(Blog, Liisa Rohweder, 25 September 2014) The Forests Dialogue’s Food, Fuel, Fiber & Forests (4Fs) was organized for the first time in Finland. It gathered about 50 participants from South, East, North and West. WWF Finland and UPM were among organizers. As the topic of dialogue was 4Fs and it was held here in Finland, the fuel part, bioenergy, was naturally one of our main topics.
My role in the dialogue was to raise up the planetary limits and the challenges we have in sustaining biodiversity. Demand on natural resources has doubled since 1966 and we are now using natural resources as if we had of 1.5 planets. We in Finland and other high income countries cannot be proud: ecological footprint in high income countries is five times bigger than that in low-income countries. We in high income countries cannot continue the over consumption whereas low income countries have the right to increase their wellbeing.
The Forests Dialogue group visited the Linnasaari National Park at the lake of Saimaa (photo by Liisa Rohweder)
The overuse of natural resources has caused the decrease in biodiversity which has declined globally by around 30 percent between 1970 and now; and by 60 percent in the tropics. The huge decrease in the tropics means that the high income countries, including Finland, have outsourced the biodiversity loss to tropics by using more and more natural resources from there.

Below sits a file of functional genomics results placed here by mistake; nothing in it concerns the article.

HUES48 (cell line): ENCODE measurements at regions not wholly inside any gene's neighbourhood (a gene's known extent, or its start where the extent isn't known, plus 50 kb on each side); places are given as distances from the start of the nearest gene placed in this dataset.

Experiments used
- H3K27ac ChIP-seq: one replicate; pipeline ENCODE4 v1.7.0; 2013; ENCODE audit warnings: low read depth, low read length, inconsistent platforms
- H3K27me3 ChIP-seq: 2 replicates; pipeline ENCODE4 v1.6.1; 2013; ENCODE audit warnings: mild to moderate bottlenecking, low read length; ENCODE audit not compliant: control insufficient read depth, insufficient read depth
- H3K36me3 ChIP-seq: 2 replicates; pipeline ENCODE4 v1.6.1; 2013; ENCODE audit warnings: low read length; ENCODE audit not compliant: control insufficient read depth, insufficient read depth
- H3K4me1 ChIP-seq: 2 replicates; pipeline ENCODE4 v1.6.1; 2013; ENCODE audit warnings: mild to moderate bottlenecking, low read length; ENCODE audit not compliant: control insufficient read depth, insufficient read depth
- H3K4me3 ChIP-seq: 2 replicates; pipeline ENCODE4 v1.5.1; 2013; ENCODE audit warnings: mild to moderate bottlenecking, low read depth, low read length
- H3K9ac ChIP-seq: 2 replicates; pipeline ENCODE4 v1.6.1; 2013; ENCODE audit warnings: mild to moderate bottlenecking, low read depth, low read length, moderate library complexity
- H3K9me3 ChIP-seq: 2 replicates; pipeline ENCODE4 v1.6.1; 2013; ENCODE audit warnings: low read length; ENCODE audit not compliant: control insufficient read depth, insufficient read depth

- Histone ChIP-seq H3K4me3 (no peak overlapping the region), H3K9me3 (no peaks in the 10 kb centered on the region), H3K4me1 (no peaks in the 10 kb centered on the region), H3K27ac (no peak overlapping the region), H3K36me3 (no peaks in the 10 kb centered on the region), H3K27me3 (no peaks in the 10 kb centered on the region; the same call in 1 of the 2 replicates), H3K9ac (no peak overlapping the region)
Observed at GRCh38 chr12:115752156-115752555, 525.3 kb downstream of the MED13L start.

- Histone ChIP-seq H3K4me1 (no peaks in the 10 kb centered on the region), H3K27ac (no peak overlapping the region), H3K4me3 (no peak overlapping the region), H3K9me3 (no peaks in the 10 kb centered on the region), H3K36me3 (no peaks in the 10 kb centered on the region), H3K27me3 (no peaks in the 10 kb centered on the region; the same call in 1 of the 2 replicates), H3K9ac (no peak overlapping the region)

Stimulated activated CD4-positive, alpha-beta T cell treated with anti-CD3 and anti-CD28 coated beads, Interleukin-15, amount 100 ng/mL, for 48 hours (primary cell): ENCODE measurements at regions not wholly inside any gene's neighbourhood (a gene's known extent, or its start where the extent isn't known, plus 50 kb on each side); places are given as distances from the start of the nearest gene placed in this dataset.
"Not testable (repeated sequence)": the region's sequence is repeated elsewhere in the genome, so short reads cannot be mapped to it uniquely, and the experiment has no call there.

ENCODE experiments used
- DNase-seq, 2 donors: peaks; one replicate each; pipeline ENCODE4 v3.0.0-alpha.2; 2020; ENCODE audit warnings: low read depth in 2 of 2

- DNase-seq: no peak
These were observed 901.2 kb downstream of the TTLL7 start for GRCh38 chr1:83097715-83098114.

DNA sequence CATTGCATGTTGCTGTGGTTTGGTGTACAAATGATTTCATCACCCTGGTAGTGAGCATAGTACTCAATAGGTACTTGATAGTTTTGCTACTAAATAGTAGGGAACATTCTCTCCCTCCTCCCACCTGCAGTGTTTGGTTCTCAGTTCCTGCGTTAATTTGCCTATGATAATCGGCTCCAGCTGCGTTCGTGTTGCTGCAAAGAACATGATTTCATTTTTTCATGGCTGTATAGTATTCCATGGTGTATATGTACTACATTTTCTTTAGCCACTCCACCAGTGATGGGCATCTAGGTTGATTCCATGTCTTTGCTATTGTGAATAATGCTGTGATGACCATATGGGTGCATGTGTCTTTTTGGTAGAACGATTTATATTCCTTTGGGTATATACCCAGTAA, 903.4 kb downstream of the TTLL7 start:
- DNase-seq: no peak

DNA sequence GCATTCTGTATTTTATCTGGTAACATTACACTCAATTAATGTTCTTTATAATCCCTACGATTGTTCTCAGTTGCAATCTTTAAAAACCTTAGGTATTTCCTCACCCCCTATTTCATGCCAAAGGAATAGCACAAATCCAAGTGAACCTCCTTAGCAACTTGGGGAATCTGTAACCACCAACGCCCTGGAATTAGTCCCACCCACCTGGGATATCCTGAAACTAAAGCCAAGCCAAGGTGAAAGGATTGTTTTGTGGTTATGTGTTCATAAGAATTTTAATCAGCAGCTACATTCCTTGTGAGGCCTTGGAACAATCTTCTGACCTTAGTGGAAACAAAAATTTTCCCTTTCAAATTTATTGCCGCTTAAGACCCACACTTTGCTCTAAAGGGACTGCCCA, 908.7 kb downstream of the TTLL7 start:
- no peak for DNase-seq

Right now things look so worrying that it might be difficult to feel positive about the future. I myself feel that it is challenging, but not impossible. We who have caused the problem can also find the solution – if only we are willing to search and implement them. For the change to happen, strong leadership is needed, especially in the private sector. Sitting on the bench waiting for someone else to make the first move doesn’t work.
Renewable energy is a part of the solution, since the single largest component of the ecological footprint is the carbon footprint. For the sustainable future, WWF vision is that by 2050 all energy is produced by renewables. To achieve that, energy efficiency should be the primary fuel for everything. After energy efficiency, the priority is in the renewables that utilize natural flows without depleting them, such as wind and solar power. Also, sustainable bioenergy plays an important role.
As, on the one hand, using renewables is a part of the solution, on the other hand, using them is not a self-evident proof of sustainable future. Since bioenergy plays an important role in the global energy mix now and in the upcoming decades, it is uttermost important to ensure its sustainability. Unsustainable bioenergy can cause emissions rather than reduce them. Also, unsustainable bioenergy is a risk to biodiversity. In addition, we need to remember that biomass is not an unlimited source of energy.
I am optimistic that sustainable renewable energy sources including sustainable bioenergy are part of the solution when decreasing our ecological footprint. We in WWF call for open and continuous dialog in these questions to ensure that we leave a healthy and viable planet for the next generations.
The Finnish forest management practices were introduced to The Forests Dialogue group early September (photo by Liisa Rohweder)
The original blog post has been published on UPM Blog and can be commented there.